"Yes," answered Mr. Wilbur sadly.
"Perhaps she may be near-sighted," said Phil consolingly.
"Do you think so?" asked Mr. Wilbur hopefully.
"It is quite possible. Then you are short, you know."
"Yes, it must be so," said G. Washington Wilbur, his face more serene. "If she hadn't been she would have noticed my mustache."
"She spoke kindly. If—if she had seen how old I was, it would have been different, don't you think so?"
"Yes, no doubt."
"There is only one thing to do," said Mr. Wilbur, in a tone of calm resolve.
"What is that?" inquired Phil, in some curiosity.
"I must wear a stove-pipe hat! As you say, I am small, and a near-sighted person might easily suppose me to be younger than I am. Now, with a stove-pipe hat I shall look much older."
"Yes, I presume so."
"Then I can make her acquaintance again, and she will not mistake me. Phil, why don't you wear a stove-pipe?"
"Because I don't want to look any older than I am. Besides, an errand-boy wouldn't look well in a tall hat."
"No, perhaps not."
"And Mr. Pitkin would hardly like it."
"Of course. When you are a salesman like me it will be different."
Mr. Wilbur was beginning to recover his complacency, which had been so rudely disturbed.
"I suppose you wouldn't think of marrying on your present salary?" said Phil. "Six dollars a week wouldn't support a married pair very well."
"The firm would raise my salary. They always do when a man marries. Besides, I have other resources."
"Yes; I am worth two thousand dollars. It was left me by an aunt, and is kept in trust for me until I am twenty-one. I receive the interest now."
"I congratulate you," said Phil, who was really pleased to hear of his companion's good fortune.
"That money will come in handy."
"Besides, I expect SHE'S got money," continued Mr. Wilbur. "Of course, I love her for herself alone—I am not mercenary—still, it will be a help when we are married."
"So it will," said Phil, amused at the confident manner in which Mr. Wilbur spoke of marriage with a lady of whom he knew absolutely nothing.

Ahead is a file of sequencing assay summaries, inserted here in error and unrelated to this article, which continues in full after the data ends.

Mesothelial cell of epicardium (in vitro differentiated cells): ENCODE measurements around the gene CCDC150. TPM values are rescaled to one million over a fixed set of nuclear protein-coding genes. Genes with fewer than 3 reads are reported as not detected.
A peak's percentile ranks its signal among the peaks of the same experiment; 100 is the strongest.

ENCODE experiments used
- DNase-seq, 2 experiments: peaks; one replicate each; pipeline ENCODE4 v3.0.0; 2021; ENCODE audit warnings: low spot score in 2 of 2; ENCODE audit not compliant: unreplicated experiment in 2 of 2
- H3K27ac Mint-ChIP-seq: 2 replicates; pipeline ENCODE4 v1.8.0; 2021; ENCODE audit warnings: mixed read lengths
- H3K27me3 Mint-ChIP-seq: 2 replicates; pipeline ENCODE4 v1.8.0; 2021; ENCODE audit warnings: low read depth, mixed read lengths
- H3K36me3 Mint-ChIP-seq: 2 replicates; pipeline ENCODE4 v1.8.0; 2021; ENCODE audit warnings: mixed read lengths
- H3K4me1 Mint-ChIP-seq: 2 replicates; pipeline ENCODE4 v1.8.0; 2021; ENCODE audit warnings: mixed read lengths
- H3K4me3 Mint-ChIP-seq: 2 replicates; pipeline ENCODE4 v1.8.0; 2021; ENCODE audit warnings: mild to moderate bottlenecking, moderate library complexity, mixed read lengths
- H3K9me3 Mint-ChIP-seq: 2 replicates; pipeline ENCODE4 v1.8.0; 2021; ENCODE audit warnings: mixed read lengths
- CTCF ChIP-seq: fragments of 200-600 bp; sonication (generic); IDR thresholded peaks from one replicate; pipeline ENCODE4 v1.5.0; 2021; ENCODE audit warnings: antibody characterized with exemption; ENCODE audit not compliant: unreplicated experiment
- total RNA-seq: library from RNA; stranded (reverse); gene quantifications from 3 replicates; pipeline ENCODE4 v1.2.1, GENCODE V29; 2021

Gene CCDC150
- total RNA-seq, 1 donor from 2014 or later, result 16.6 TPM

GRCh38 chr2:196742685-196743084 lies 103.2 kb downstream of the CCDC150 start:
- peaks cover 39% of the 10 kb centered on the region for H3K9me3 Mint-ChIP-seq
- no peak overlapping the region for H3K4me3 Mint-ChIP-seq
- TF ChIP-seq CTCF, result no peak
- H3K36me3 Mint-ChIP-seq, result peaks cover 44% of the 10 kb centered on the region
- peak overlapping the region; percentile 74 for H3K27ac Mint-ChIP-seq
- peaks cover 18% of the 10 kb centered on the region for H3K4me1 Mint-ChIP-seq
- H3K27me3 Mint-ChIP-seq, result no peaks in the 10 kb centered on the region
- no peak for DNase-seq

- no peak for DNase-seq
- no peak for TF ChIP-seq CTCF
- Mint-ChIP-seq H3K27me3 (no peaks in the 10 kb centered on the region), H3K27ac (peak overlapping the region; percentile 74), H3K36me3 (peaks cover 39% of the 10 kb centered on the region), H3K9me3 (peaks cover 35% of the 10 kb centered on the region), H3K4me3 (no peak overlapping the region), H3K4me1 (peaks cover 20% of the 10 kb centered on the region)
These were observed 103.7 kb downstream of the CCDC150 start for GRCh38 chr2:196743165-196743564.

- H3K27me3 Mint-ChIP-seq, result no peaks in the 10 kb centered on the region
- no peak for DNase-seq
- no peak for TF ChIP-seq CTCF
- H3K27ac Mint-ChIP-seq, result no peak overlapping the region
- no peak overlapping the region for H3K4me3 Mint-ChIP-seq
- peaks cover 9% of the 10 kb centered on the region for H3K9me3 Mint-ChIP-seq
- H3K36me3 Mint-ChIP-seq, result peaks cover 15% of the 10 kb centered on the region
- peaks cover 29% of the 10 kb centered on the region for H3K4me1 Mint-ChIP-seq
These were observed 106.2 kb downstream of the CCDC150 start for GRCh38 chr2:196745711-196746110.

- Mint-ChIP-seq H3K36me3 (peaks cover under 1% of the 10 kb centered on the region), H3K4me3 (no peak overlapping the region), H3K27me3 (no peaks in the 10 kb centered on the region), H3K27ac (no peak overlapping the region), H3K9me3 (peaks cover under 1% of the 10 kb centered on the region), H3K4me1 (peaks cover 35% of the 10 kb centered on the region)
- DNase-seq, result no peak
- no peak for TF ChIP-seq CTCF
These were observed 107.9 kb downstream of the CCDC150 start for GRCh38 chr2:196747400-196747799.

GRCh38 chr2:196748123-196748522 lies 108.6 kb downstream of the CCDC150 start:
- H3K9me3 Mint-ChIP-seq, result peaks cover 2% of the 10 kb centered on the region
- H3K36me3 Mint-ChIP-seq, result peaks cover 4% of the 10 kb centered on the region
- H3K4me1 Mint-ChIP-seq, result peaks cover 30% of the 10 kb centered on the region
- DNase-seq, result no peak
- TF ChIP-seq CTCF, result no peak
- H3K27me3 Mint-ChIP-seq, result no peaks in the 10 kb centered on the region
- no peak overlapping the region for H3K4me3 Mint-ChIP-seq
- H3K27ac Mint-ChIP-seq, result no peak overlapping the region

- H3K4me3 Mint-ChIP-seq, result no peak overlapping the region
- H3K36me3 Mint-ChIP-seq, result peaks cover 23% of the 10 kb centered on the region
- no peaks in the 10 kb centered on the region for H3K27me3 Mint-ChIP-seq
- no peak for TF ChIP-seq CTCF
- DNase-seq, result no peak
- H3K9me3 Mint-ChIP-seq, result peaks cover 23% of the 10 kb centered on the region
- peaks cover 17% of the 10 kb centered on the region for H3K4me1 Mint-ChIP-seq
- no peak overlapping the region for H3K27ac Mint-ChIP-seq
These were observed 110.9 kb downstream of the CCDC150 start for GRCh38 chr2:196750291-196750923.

"Philip," said Mr. Wilbur, "when I marry, I want you to stand up with me—to be my groomsman."
"If I am in the city, and can afford to buy a dress-suit, I might consent."
"Thank you. You are a true friend!" said Mr. Wilbur, squeezing his hand fervently.
The two returned to Mr. Wilbur's room and had a chat. At an early hour Phil returned to his own boarding-place.
As time passed on, Phil and Wilbur spent considerable time together out of the store. Mr. G. Washington Wilbur, apart from his amusing traits, was a youth of good principles and good disposition, and Phil was glad of his company. Sometimes they went to cheap amusements, but not often, for neither had money to spare for such purposes.
Some weeks after Phil's entrance upon his duties Mr. Wilbur made a proposal to Phil of a startling nature.
"Suppose we have our fortunes told, Phil?" he said.
"If it would help my fortune, or hurry it up, I shouldn't object," said Phil, smiling.
"I want to know what fate has in store for me," said Wilbur.
"Do you think the fortune-tellers know any better than you do?" asked Phil incredulously.
"They tell some strange things," said Wilbur.
"What, for instance?"
"An aunt of mine went to a fortune-teller and asked if she would ever be married, and when? She was told that she would be married before she was twenty-two, to a tall, light-complexioned man."
"Did it come true?"
"Yes, every word," said Mr. Wilbur solemnly. "She was married three months before her twenty-second birthday, and her husband was just the kind of man that was predicted. Wasn't that strange?"
"The fortune-teller might easily have guessed all that. Most girls are married as young as that."
"But not to tall, light-complexioned men!" said Wilbur triumphantly.
"Is there anything you wish particularly to know?" asked Phil.
"I should like to know if I am going to marry—you know who."
Phil was not much in favor of the scheme, but finally agreed to it.
There was a certain "Veiled Lady," who advertised her qualifications in the Herald, as the seventh daughter of a seventh daughter, and therefore gifted with the power to read the future. Mr. Wilbur made choice of her, and together they went to call upon her one evening.
They were shown into an anteroom, and in due time Mr. Wilbur was called into the dread presence. He was somewhat nervous and agitated, but "braced up," as he afterward expressed it, and went in. He wanted Phil to go in with him, but the attendant said that madam would not allow it, and he went forward alone.
Fifteen minutes afterward he re-entered the room with a radiant face.
"Have you heard good news?" asked Phil.
Mr. Wilbur nodded emphatically and whispered, for there were two others in waiting:
"It's all right. I am to marry her."
"Did the fortune-teller say so?"
"Did she give her name?"
"No, but she described her so that I knew her at once."
"Will it be soon?" asked Phil slyly.
"Not till I am twenty-four," answered Mr. Wilbur soberly. "But perhaps she may be mistaken about that. Perhaps she thought I was older than I am."
"Do you doubt her knowledge, then?"
"No; at any rate, I can wait, since she is to be mine at last. Besides, I am to be rich. When I am thirty years old I am to be worth twenty thousand dollars."